Although machine learning researchers have introduced a plethora of useful constructions for learning over Euclidean space, numerous types of data in various applications benefit from, if not necessitate, a non-Euclidean treatment. For example, consider representing the dynamics of segments in time series data by their covariance matrices, which lie on the manifold of symmetric positive definite (SPD) matrices. In contexts where data points lie on non-trivial Riemannian manifolds, one must devise methods to properly learn over such data while respecting manifold structure. To this end, I have written the ICML 2020 paper “Differentiating through the Fréchet Mean” [1], and am in the process of writing a new paper, “Riemannian Residual Neural Networks.” I will present both of these papers in light of the aforementioned motivation.
References
[1] Aaron Lou, Isay Katsman, Qingxuan Jiang, Serge Belongie, Ser-Nam Lim, and Christopher De Sa. Differentiating through the fréchet mean. In International Conference on Machine Learning, 2020.
Stanford University
Computer Science
Fairness and Robustness with Missing Information
The reliability of machine learning systems critically assumes that the associations between features and labels remain similar between training and test distributions. However, unmeasured variables, such as confounders, break this assumption—useful correlations between features and labels at training time can become useless or even harmful at test time. For example, high obesity is generally predictive for heart disease, but this relation may not hold for smokers who generally have lower rates of obesity and higher rates of heart disease. We present a framework for making models robust to spurious correlations by leveraging humans’ common sense knowledge of causality. Specifically, we use human annotation to augment each training example with a potential unmeasured variable (i.e. an underweight patient with heart disease may be a smoker), reducing the problem to a covariate shift problem. We then introduce a new distributionally robust optimization objective over unmeasured variables (UV-DRO) to control the worst-case loss over possible test-time shifts. Empirically, we show improvements of 5-10% on a digit recognition task confounded by rotation, and 1.5-5% on the task of analyzing NYPD Police Stops confounded by location.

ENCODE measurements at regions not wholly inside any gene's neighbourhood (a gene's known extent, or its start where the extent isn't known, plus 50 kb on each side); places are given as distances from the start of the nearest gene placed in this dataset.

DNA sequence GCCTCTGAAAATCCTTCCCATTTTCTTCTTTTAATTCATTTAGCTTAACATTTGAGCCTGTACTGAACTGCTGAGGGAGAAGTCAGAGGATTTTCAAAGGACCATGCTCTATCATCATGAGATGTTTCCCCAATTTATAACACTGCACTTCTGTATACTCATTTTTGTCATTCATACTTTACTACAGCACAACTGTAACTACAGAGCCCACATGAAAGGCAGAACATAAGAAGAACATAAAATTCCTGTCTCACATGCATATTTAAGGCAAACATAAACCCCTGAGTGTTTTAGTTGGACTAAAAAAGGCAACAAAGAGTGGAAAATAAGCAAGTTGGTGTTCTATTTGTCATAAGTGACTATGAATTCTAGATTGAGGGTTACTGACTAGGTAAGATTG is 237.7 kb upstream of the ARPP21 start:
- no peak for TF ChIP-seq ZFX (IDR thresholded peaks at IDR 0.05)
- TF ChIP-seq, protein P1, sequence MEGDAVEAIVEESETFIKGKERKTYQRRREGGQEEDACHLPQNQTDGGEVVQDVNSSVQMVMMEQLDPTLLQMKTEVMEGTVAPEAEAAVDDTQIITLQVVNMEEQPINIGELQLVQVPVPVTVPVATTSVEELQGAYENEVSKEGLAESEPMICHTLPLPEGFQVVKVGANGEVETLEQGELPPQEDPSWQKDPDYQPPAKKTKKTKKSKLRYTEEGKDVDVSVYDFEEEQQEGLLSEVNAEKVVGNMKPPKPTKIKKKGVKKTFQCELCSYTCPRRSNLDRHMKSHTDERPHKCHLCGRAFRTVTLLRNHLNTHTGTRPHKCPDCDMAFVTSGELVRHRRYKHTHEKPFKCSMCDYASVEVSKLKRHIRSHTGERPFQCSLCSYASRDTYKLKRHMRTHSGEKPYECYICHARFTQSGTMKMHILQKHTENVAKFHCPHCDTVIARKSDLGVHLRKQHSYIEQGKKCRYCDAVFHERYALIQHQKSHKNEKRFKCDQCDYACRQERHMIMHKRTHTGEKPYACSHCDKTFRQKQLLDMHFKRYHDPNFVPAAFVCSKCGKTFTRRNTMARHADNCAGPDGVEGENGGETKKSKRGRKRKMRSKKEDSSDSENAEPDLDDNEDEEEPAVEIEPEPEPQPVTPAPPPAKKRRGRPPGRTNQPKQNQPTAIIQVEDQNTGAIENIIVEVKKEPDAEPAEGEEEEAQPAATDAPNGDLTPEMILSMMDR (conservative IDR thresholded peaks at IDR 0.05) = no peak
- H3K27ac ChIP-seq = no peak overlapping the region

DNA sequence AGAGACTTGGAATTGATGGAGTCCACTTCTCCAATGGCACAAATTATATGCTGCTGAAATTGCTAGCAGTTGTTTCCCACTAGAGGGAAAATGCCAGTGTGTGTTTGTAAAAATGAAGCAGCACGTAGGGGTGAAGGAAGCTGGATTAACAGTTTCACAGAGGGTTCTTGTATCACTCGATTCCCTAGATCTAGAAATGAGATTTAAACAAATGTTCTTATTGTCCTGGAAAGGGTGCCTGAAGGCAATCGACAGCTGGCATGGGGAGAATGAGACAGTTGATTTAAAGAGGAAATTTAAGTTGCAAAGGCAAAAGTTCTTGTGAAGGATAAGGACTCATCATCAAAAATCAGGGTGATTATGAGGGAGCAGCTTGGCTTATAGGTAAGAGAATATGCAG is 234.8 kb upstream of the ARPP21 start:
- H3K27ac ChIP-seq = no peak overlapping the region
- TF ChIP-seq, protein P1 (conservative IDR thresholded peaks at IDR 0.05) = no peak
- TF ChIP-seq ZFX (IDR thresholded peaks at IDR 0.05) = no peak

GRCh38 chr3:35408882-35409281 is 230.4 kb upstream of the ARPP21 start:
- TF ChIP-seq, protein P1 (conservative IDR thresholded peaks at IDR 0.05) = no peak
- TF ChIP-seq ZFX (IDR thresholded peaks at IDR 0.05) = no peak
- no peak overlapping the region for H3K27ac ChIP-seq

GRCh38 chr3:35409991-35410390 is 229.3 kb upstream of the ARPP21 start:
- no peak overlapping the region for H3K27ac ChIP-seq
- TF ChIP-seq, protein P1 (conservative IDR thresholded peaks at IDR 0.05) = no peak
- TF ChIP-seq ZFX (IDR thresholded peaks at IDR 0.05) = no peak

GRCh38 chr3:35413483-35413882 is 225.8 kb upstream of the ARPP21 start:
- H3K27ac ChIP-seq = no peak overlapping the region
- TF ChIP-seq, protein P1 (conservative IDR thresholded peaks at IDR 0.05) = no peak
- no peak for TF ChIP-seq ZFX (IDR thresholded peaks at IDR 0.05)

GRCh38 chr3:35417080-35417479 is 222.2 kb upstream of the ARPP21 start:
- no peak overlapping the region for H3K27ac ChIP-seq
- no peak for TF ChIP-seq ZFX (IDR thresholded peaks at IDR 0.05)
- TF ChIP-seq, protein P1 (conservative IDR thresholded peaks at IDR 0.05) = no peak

Harvard University
Computer Science
Online Reinforcement Learning Algorithms for Digital Interventions
We describe the development of an online reinforcement learning (RL) algorithm for use in optimizing the delivery of mobile-based prompts to encourage oral hygiene behaviors. One of the main challenges in developing such an algorithm is ensuring that the algorithm considers the impact of the current action on the effectiveness of future actions (i.e., delayed effects), especially when the algorithm has been made simple in order to run stably and autonomously in a constrained, real-world setting (i.e., highly noisy, sparse data). We address this challenge by designing a quality reward which maximizes the desired health outcome (i.e., high-quality brushing) while minimizing user burden. We also highlight a procedure for optimizing the hyperparameters of the reward by building a simulation environment test bed and evaluating
candidates using the test bed. The RL algorithm discussed in this paper is currently deployed in Oralytics, an oral self-care app that provides behavioral strategies to boost patient engagement in oral hygiene practices.
University of North Carolina
Statistics
Evaluating the Robustness of Parametric Maximum Likelihood Estimation for Handling Randomly Right Censored Covariates